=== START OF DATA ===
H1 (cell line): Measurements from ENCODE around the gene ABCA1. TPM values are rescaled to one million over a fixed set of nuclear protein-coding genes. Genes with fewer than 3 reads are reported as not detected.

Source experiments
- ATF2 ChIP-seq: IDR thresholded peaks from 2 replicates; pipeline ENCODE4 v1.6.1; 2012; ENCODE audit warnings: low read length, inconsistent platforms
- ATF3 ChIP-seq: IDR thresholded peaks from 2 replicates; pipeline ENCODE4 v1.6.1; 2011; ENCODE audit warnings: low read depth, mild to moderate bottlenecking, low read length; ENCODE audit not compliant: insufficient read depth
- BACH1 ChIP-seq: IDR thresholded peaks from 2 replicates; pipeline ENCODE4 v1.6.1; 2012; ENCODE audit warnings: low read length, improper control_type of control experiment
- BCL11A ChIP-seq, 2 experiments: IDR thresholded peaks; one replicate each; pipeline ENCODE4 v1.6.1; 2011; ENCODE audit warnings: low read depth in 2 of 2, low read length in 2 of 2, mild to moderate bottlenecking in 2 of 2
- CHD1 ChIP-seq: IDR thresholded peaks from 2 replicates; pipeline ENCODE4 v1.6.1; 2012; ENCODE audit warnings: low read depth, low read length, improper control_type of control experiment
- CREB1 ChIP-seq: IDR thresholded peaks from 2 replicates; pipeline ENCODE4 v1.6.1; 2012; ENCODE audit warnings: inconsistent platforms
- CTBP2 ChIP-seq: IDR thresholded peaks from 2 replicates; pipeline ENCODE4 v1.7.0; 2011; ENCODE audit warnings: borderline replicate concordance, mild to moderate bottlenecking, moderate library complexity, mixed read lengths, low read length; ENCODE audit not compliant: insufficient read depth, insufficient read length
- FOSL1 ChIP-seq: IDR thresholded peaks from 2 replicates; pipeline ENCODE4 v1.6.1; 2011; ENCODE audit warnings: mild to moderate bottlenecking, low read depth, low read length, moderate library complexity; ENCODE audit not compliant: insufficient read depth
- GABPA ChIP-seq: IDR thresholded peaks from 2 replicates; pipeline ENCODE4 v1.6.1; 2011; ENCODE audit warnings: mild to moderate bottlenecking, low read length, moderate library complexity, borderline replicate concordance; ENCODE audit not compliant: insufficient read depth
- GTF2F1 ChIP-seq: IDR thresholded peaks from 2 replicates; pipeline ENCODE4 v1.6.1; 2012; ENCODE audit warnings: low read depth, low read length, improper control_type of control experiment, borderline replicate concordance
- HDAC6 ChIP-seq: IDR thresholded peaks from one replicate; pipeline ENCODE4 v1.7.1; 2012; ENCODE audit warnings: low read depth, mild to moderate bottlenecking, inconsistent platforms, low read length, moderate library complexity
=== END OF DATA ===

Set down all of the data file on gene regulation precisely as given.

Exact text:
H1 (cell line): Measurements from ENCODE around the gene ABCA1. TPM values are rescaled to one million over a fixed set of nuclear protein-coding genes. Genes with fewer than 3 reads are reported as not detected.

Source experiments
- ATF2 ChIP-seq: IDR thresholded peaks from 2 replicates; pipeline ENCODE4 v1.6.1; 2012; ENCODE audit warnings: low read length, inconsistent platforms
- ATF3 ChIP-seq: IDR thresholded peaks from 2 replicates; pipeline ENCODE4 v1.6.1; 2011; ENCODE audit warnings: low read depth, mild to moderate bottlenecking, low read length; ENCODE audit not compliant: insufficient read depth
- BACH1 ChIP-seq: IDR thresholded peaks from 2 replicates; pipeline ENCODE4 v1.6.1; 2012; ENCODE audit warnings: low read length, improper control_type of control experiment
- BCL11A ChIP-seq, 2 experiments: IDR thresholded peaks; one replicate each; pipeline ENCODE4 v1.6.1; 2011; ENCODE audit warnings: low read depth in 2 of 2, low read length in 2 of 2, mild to moderate bottlenecking in 2 of 2
- CHD1 ChIP-seq: IDR thresholded peaks from 2 replicates; pipeline ENCODE4 v1.6.1; 2012; ENCODE audit warnings: low read depth, low read length, improper control_type of control experiment
- CREB1 ChIP-seq: IDR thresholded peaks from 2 replicates; pipeline ENCODE4 v1.6.1; 2012; ENCODE audit warnings: inconsistent platforms
- CTBP2 ChIP-seq: IDR thresholded peaks from 2 replicates; pipeline ENCODE4 v1.7.0; 2011; ENCODE audit warnings: borderline replicate concordance, mild to moderate bottlenecking, moderate library complexity, mixed read lengths, low read length; ENCODE audit not compliant: insufficient read depth, insufficient read length
- FOSL1 ChIP-seq: IDR thresholded peaks from 2 replicates; pipeline ENCODE4 v1.6.1; 2011; ENCODE audit warnings: mild to moderate bottlenecking, low read depth, low read length, moderate library complexity; ENCODE audit not compliant: insufficient read depth
- GABPA ChIP-seq: IDR thresholded peaks from 2 replicates; pipeline ENCODE4 v1.6.1; 2011; ENCODE audit warnings: mild to moderate bottlenecking, low read length, moderate library complexity, borderline replicate concordance; ENCODE audit not compliant: insufficient read depth
- GTF2F1 ChIP-seq: IDR thresholded peaks from 2 replicates; pipeline ENCODE4 v1.6.1; 2012; ENCODE audit warnings: low read depth, low read length, improper control_type of control experiment, borderline replicate concordance
- HDAC6 ChIP-seq: IDR thresholded peaks from one replicate; pipeline ENCODE4 v1.7.1; 2012; ENCODE audit warnings: low read depth, mild to moderate bottlenecking, inconsistent platforms, low read length, moderate library complexity